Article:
Divine Prerogative and Calling
There are several analogies that can be drawn from the life of Abraham. The first one we will look at and one most apparent is a lesson that is reemphasized throughout the Bible. Paul summed up Divine prerogative by saying, “that the purpose of God according to election might stand, not of works, but of him that calleth…. So then it is not to him that wills, nor of him that runs, but of God that shows mercy (Rom. 9:11,16). Abraham through his own fleshly efforts produced Ishmael. God refused to confirm His covenant through the product of Abraham’s flesh. For the promises of God are not according to the will of flesh or the will of man.
Referring to God’s prerogative in calling and choosing men, Paul explains in the book of Romans that when Rebecca had conceived by Isaac before either children were born God told Rebecca that twins were in her womb and that the elder, Esau would serve the younger, Jacob. Paul explains that God proclaimed His choice, the one whom He had called, before the children were even born, to make it plain that the purpose of God according to election might stand. This meant that God’s calling was based not on their good behavior or on any good works that they had done but on God’s choosing. It was to prove and confirm the Divine purpose in election which depends on the call of God and not on anything man does.
Paul concludes by saying, therefore, “it is not a question of human will or effort but of divine mercy.” Salvation, calling and anointing throughout scripture is emphasized as God’s unmerited grace and favor toward man. The Living Bible says, “Was God being unfair? Of course not for God had said to Moses, ‘If I want to be kind to someone, I will. And I will take pity on anyone I want to.’ And so God’s blessings are not because someone decides to have them or works hard to get them. They are given because God takes pity on those he wants to” (Living Bible Rom. 9:14-16).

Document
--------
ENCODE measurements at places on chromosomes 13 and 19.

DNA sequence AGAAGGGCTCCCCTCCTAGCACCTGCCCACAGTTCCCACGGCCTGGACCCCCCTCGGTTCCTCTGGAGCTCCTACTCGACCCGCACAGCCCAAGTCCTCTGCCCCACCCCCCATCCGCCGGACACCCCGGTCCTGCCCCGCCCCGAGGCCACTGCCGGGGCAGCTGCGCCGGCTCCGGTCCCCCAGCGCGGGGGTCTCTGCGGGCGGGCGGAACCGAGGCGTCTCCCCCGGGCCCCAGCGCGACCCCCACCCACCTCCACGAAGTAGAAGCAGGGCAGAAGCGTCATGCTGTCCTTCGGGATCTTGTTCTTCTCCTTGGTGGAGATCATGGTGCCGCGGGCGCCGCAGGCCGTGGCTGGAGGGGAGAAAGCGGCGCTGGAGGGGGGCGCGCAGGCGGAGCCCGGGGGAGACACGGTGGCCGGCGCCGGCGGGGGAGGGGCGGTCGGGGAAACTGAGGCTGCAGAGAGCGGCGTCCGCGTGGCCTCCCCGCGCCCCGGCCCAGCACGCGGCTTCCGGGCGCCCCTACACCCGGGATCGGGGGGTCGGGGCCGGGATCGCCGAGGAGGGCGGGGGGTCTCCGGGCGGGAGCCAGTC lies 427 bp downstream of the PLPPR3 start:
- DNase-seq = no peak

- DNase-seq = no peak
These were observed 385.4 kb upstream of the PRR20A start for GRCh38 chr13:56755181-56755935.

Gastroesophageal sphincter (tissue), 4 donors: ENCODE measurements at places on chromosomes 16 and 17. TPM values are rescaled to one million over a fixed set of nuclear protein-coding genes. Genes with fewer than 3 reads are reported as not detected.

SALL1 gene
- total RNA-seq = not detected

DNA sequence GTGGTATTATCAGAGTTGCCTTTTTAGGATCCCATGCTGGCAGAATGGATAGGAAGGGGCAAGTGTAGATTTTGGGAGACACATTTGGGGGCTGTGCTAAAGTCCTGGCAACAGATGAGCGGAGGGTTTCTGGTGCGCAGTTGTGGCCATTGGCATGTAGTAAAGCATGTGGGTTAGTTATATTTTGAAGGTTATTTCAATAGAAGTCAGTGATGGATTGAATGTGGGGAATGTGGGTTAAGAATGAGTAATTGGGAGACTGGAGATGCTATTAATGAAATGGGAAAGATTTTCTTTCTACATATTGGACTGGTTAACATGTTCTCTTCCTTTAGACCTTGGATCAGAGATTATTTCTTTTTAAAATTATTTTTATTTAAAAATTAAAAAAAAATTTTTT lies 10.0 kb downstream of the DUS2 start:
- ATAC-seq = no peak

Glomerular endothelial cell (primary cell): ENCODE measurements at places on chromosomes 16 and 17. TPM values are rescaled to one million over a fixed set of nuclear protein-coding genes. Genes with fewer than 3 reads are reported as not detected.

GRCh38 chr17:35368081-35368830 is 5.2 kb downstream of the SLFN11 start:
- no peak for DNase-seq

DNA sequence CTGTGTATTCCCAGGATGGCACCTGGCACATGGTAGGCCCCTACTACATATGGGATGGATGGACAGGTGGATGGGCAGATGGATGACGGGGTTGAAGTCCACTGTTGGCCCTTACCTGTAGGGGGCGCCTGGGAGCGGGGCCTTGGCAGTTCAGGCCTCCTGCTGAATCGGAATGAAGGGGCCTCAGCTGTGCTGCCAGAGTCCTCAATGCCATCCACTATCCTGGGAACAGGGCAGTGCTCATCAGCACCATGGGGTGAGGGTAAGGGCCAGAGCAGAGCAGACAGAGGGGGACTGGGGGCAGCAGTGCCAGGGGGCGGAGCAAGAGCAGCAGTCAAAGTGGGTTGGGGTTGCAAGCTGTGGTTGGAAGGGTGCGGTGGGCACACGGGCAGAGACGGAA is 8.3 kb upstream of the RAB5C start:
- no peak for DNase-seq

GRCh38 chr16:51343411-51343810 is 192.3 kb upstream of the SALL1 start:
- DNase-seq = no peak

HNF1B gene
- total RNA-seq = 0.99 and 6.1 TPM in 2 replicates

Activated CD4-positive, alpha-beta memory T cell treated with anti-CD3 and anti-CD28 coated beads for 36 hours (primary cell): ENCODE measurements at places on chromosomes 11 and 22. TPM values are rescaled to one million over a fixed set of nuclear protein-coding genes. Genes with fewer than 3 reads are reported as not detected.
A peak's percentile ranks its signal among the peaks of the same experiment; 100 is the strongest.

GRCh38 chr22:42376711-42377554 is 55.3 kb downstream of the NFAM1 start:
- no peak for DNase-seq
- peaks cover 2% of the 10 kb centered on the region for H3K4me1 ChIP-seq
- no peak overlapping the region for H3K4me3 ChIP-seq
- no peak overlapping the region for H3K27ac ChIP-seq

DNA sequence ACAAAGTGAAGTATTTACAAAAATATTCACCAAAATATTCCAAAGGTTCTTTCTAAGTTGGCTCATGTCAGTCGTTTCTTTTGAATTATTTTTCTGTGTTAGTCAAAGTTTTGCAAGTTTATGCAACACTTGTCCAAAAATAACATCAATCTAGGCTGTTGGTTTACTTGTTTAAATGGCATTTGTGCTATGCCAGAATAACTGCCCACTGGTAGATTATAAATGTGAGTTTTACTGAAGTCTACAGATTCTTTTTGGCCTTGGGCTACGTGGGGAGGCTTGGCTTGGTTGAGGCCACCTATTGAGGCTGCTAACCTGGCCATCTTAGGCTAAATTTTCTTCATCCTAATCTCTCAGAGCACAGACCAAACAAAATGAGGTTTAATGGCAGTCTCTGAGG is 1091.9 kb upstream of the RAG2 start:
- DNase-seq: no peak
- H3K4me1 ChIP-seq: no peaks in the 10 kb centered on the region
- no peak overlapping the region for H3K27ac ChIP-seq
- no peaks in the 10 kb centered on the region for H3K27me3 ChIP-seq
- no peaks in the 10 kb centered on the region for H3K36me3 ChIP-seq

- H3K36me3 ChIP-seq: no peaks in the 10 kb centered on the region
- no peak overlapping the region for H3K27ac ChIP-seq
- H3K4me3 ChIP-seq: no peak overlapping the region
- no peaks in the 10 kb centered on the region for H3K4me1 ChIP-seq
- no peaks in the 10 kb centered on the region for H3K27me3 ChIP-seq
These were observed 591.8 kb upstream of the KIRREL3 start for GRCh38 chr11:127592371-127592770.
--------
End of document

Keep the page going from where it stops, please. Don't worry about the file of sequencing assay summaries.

God settled the question with Abraham’s offspring by confirming his covenant with Isaac and maintained His prerogative of choice. Thus it is recorded for the generations that would come, for all who would walk by faith as Abraham had walked, that the efforts of the flesh profit nothing and will never be acceptable to God.
This issue of Divine prerogative and calling of God was emphasized again in the life of Moses. Moses grew up in the house Pharaoh, and perhaps realized that he had been miraculously spared from death as an infant to someday deliver Israel from bondage to Egypt. Seeing an Israelite being mistreated by an Egyptian soldier, Moses rushed out to help him, killed the Egyptian and buried him in the sand. Moses wound up having to flee from Egypt fearing for his life. Moses fleshly efforts to fulfill God’s will profited nothing.
After 40 years in the wilderness tending sheep, Moses had no inclination to get involved with Israel or Egypt again. It was God who called to Moses from the midst of a burning bush and commanded him to go to Egypt to lead Israel out of captivity. The prerogative was God’s from start to finish. Moses argued with God at length, telling the Lord how unqualified he was for the job. Moses finally yielded to God’s command and went out in the power of the Holy Spirit to confront the most powerful nation on earth and overcome it.
Not According to the Will of Man
When Moses led the children of Israel in the wilderness, Korah and a few of his friends began to covet Moses’ position. They stirred up 250 popular leaders of the congregation of Israel against Moses and Aaron. Korah said to them, “We have had enough of your presumption; you are no better than anyone else; everyone in Israel has been chosen of the Lord, and He is with all of us. What right do you have to put yourselves forward, claiming that we must obey you and acting as though you were greater than anyone else among all these people of the Lord?” (Living Bible Num. 16:3)